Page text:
I used some 12 x 12 scrapbooking papers and some 6 x 6 pieces.  I started with double-sided sheets because I wanted to use the tutorial for making a two-colour/pattern unit, but in the end I liked them better one pattern.  But using the double-sided papers helps make the scoring and folding clearer.

1. Score in half (whatever the size of your paper) – so

at 6 inches on a 12 x 12 sheet
at 3 inches for a 6 x 6 sheet.


Fold and crease.  open up.


2. Flip over and score in fourths.

12 x 12 – at 3 inches, at 6 inches, and at 9 inches
6 x 6 – at 1 1/2 inches, at 3 inches, and at 4 1/2 inches


The pattern on the finished piece will follow these score lines – so the leaves on the paper will be seen up and down on the finished piece.

Fold  the sides in to meet in the middle.


3. Reinforce the middle fold, keeping the opening on the outside.


4. Fold the two sides in, on the diagonal, first one way


then the other, creating an X


5. This part is hard to show in still photos.  Basically you are going to rotate the piece so it is lengthwise.


and fold the V so the sides are together at the back.  Opening up the top layer on one side, push the other three layers inside.

11foldedpaperartDo the same on the other end. Not proper origami technique, but feel free to add a bit of adhesive inside to keep it all stuck together.


I think there is a video linked in the original post.  That might be more clear if you need to see the action. The point is, you will end up with the above, and when you flip it, this!


Now, I laid it all out on a spare piece of mat board, and once I liked the arrangement, I stuck the units down by running a bead of hot glue along the centre bar in the back and putting a blob in the tip and the tail.


Bet you are dying to know what it looks like….



The crisper your folds the sharper it will look! I put it in the frame, left off the glass, and it’s already hanging over the mantle.  Matched the new curtains and rug perfectly.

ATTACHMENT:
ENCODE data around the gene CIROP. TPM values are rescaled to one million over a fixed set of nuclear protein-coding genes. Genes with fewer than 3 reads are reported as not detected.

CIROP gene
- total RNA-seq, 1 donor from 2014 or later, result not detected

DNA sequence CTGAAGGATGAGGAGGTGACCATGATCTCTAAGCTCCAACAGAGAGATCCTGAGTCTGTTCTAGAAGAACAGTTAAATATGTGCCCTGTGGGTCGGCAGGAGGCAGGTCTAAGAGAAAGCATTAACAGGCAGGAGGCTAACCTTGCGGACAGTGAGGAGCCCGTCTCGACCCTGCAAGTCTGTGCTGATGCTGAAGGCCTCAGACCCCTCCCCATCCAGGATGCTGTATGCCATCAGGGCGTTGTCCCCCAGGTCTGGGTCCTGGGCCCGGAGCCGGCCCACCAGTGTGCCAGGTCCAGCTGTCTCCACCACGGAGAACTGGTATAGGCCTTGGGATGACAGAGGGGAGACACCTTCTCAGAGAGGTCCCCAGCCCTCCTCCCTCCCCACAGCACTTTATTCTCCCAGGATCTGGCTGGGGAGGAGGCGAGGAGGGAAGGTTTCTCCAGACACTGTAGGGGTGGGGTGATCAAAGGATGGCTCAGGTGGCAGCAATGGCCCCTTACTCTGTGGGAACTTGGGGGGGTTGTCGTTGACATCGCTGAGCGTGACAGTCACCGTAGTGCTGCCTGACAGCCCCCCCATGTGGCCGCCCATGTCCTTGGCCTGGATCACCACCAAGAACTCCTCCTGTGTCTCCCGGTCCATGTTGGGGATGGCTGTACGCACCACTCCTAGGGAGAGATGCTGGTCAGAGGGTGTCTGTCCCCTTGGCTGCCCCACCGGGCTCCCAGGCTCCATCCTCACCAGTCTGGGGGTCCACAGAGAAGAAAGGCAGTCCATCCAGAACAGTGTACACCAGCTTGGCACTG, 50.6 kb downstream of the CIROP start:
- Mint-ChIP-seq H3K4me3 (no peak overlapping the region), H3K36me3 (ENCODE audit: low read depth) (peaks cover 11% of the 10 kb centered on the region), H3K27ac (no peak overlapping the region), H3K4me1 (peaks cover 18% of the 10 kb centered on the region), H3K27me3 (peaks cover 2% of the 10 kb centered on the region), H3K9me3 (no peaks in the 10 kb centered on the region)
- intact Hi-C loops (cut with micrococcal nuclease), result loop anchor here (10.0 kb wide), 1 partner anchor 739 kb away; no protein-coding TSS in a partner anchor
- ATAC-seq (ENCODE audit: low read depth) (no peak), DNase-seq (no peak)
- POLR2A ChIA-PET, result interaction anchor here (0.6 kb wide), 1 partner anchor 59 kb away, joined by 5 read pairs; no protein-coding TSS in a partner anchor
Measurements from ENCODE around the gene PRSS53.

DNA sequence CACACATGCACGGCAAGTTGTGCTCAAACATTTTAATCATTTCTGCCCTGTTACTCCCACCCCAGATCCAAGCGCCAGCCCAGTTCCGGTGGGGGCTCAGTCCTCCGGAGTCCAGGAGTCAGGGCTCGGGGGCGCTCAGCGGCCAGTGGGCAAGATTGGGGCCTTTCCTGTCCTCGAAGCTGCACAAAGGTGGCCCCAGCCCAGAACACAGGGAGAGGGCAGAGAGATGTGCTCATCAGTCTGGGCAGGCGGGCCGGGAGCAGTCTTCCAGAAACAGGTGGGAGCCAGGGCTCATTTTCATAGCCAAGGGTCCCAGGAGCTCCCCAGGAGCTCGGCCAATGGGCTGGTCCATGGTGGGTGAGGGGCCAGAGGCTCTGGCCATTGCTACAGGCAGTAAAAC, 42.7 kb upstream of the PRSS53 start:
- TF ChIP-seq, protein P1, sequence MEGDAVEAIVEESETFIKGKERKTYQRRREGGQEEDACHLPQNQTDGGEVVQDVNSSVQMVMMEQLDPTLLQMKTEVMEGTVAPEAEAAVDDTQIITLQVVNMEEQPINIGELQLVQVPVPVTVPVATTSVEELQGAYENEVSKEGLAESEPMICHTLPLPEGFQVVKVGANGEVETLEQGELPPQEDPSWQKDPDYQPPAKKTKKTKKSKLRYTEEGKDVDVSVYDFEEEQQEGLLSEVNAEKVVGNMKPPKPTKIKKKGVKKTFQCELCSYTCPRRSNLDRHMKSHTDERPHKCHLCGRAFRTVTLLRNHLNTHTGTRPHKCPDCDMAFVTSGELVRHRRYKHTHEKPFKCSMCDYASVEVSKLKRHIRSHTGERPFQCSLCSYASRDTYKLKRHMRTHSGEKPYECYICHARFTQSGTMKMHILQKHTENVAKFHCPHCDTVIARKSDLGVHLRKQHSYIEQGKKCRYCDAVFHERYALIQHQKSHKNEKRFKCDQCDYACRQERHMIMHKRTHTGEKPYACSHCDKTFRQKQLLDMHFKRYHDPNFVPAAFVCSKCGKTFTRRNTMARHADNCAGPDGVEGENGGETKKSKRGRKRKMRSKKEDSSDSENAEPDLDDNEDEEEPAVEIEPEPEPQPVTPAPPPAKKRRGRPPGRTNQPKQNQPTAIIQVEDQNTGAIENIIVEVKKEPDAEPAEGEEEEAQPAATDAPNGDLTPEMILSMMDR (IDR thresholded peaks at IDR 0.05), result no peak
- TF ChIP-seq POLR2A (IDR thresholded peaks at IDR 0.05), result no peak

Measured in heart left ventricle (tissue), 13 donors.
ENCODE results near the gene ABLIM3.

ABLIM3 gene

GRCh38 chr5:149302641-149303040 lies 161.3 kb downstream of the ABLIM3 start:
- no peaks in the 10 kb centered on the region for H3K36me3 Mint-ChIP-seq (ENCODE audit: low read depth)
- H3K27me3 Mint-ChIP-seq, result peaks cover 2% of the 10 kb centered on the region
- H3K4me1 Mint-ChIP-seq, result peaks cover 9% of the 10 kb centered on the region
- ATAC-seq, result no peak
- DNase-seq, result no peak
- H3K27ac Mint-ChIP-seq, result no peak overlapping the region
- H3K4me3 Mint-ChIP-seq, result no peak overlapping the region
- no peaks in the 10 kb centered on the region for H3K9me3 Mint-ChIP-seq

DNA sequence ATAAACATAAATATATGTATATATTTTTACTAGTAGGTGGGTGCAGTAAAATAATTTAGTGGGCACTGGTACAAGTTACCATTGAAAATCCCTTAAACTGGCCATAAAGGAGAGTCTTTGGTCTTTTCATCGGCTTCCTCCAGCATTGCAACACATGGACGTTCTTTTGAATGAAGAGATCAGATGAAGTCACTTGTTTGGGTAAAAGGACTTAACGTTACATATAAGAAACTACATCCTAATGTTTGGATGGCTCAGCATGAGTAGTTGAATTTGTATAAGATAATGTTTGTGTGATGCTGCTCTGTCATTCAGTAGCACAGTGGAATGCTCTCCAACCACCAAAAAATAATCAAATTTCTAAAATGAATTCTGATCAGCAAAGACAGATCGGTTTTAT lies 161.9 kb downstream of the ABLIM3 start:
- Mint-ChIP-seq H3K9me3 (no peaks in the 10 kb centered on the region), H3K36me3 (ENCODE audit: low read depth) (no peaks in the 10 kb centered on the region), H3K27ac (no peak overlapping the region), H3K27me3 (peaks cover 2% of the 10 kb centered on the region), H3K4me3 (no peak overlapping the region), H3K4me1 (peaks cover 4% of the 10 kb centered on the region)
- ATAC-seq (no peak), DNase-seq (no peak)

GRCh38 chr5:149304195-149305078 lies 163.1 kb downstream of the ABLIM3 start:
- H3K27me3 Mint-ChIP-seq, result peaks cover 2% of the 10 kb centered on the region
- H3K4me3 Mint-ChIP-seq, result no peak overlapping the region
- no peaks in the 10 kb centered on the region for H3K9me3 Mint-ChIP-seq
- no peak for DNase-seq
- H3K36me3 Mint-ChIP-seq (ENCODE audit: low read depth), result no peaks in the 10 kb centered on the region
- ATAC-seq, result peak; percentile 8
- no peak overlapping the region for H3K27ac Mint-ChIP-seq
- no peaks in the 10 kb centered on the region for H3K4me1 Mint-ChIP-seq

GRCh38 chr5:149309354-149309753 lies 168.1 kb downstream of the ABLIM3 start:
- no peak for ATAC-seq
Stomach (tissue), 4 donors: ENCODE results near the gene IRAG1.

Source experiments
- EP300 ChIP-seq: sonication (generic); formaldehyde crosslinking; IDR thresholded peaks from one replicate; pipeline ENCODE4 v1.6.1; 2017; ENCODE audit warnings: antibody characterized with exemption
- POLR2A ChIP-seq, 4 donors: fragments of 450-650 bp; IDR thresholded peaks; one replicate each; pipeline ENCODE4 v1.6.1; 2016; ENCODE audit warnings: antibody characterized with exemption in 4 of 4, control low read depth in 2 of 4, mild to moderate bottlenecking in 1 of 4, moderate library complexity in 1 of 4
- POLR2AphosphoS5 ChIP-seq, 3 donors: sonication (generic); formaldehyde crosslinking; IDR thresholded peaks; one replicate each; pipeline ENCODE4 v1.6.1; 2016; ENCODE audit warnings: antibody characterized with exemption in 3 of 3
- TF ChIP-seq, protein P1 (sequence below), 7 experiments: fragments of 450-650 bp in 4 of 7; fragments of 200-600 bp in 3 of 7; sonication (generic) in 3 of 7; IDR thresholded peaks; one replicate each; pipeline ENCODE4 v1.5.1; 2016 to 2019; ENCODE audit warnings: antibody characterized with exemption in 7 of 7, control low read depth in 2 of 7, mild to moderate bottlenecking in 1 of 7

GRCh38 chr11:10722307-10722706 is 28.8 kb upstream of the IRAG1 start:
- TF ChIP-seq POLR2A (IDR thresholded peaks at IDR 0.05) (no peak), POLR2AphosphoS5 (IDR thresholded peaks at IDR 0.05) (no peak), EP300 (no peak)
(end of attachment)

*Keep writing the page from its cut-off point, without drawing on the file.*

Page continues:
Off to the PO today, finally, to mail off some more baby beanies and my ATCs. Had to stay in awaiting deliveries for DH, so didn’t manage it yesterday like I hoped.  DS and his GF are due on Sunday and I STILL haven’t finished my WOYWW visits.  I suck, I know.  But I will get to them.  Promise!


The pop up cube how-to

This is a multi-step process and I hope it will be clear.  Let’s begin with an annotated template that will act as an overview of the steps. This is the BACK SIDE (inside).


1. Print and score the template as shown. It will need to be on decent but not super heavy-weight cardstock, although see my note later for a method to use thinner paper.

This is what it will look like


2.  I use two interlocked loom bands as the mechanism.  It’s not as springy as a slightly larger rubber band, maybe about  an 1 1/2, twisted into a figure 8 would be, but it works well enough and it’s what I have.

You can see where the rubber band goes.  it fits into the valley behind the mountain folds – this is the front/outside you see.


The two sides get stuck together, encasing the rubber band. Then the flaps get stuck to the flat inside.  Now you are looking at the back/inside of the cube.



You can cut just the hourglass section again, and reinforce it on the inside it the rubber band looks like it is tearing the cardstock. This will let you use scrapbooking paper rather than cardstock.



3.  Looking at the annotated template, you will stick the tabs to the triangles.



Be aware that at this point, the cube will do it’s best to self-destruct.




Do this in pairs – the two top


and then the two bottom


4. Collapse the sides so you have a flat piece.  You are likely to think an extra hand would be useful about now.  Do one side


then the other.  The last tab gets tucked inside and stuck.



Once you release the tension, the cube will pop up!


This is the paper-weight version and it pops beautifully.

Hopefully that will help.  You can print or otherwise decorate the outside before you begin, or cut squares and add them to a plain cardstock base.

Have fun with it.


Hungarian Map Fold Book